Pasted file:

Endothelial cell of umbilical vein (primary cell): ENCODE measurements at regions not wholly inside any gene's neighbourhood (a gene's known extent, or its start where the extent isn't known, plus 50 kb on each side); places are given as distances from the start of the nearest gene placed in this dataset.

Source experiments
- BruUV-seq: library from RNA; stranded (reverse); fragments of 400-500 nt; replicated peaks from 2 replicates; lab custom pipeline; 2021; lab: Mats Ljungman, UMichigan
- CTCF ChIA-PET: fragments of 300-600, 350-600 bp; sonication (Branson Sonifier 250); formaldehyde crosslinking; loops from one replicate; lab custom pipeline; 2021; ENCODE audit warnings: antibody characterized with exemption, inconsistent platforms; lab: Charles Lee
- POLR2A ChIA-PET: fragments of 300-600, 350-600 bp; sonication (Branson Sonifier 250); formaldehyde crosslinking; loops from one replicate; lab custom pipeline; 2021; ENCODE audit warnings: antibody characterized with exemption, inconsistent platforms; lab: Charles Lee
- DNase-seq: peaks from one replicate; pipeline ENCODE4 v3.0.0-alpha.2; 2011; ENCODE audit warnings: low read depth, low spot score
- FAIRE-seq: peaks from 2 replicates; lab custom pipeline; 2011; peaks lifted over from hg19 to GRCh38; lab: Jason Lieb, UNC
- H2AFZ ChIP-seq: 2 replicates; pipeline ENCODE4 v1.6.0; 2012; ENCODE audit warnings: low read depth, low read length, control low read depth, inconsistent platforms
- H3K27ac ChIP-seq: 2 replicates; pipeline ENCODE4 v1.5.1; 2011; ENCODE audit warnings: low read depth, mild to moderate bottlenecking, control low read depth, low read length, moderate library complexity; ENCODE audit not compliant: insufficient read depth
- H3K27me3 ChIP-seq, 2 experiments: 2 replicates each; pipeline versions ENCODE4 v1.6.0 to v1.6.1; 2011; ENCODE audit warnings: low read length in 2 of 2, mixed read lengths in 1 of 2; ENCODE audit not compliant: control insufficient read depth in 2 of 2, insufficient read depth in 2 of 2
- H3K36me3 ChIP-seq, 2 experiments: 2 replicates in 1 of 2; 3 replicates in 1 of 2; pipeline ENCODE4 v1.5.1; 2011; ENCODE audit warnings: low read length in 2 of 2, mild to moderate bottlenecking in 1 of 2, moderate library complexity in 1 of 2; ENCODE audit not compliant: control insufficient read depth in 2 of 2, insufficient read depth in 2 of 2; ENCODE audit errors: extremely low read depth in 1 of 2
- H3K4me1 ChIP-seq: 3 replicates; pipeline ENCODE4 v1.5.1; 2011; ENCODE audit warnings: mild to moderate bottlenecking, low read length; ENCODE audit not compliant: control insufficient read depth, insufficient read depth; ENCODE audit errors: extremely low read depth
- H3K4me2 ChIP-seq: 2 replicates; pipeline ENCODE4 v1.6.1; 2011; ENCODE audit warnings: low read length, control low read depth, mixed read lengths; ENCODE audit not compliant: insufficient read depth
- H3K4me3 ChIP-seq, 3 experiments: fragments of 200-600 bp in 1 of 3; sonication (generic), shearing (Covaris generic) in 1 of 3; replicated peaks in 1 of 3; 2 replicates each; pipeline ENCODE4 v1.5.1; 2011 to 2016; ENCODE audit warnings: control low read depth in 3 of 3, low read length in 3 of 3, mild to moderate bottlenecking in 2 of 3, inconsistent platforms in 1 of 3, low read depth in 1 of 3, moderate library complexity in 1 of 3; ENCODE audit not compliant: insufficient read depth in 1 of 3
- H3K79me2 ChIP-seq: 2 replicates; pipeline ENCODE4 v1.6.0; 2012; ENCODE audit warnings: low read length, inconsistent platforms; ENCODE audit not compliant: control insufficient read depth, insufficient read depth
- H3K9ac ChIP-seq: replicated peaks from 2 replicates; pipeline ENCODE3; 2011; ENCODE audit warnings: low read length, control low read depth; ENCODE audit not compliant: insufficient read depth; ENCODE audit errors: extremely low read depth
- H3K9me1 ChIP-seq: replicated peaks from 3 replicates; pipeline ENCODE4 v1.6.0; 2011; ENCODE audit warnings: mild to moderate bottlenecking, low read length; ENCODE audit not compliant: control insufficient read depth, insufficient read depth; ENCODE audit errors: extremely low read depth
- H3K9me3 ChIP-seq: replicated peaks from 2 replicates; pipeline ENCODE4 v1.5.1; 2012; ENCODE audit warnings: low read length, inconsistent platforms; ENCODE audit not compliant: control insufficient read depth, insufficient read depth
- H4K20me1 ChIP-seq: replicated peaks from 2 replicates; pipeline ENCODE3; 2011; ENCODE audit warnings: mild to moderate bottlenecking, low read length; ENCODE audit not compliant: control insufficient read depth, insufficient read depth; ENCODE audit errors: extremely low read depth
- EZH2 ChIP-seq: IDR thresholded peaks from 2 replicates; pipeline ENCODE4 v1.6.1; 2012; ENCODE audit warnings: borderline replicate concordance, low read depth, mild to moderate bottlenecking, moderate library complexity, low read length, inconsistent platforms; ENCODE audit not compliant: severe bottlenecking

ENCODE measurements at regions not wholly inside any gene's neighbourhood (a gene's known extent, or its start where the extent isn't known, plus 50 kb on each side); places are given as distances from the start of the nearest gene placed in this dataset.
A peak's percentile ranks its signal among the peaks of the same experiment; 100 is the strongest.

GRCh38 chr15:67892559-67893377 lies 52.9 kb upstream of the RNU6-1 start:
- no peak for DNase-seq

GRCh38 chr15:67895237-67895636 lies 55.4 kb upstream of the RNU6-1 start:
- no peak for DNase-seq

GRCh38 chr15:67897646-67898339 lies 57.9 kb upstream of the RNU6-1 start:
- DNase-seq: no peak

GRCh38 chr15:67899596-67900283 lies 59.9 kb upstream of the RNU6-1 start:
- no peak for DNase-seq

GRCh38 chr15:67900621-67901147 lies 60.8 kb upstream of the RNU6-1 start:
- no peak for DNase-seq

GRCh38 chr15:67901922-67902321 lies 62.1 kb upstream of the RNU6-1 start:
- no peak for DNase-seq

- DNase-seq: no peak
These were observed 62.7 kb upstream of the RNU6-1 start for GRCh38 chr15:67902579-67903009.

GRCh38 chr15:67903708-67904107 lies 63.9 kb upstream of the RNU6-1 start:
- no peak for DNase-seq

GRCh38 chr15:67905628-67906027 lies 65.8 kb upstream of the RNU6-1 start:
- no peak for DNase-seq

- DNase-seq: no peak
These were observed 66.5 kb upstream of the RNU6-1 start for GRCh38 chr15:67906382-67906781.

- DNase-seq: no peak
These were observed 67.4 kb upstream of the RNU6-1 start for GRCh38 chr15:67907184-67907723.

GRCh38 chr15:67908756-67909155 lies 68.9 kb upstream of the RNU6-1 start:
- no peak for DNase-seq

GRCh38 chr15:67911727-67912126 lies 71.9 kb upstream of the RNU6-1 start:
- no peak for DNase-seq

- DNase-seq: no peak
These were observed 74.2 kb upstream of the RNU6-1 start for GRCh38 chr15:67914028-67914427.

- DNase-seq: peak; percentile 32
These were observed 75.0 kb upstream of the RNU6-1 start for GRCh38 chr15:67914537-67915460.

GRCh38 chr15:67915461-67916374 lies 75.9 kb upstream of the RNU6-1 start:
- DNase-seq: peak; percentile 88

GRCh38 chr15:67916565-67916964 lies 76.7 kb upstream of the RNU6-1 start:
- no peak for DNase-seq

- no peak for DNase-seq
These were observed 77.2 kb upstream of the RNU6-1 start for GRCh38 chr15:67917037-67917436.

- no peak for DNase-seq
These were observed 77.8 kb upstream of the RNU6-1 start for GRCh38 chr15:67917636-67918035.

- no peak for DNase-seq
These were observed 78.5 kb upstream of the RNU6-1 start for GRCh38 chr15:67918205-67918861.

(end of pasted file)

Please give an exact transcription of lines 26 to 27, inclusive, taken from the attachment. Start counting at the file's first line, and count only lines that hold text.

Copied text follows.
- no peak for DNase-seq

GRCh38 chr15:67897646-67898339 lies 57.9 kb upstream of the RNU6-1 start: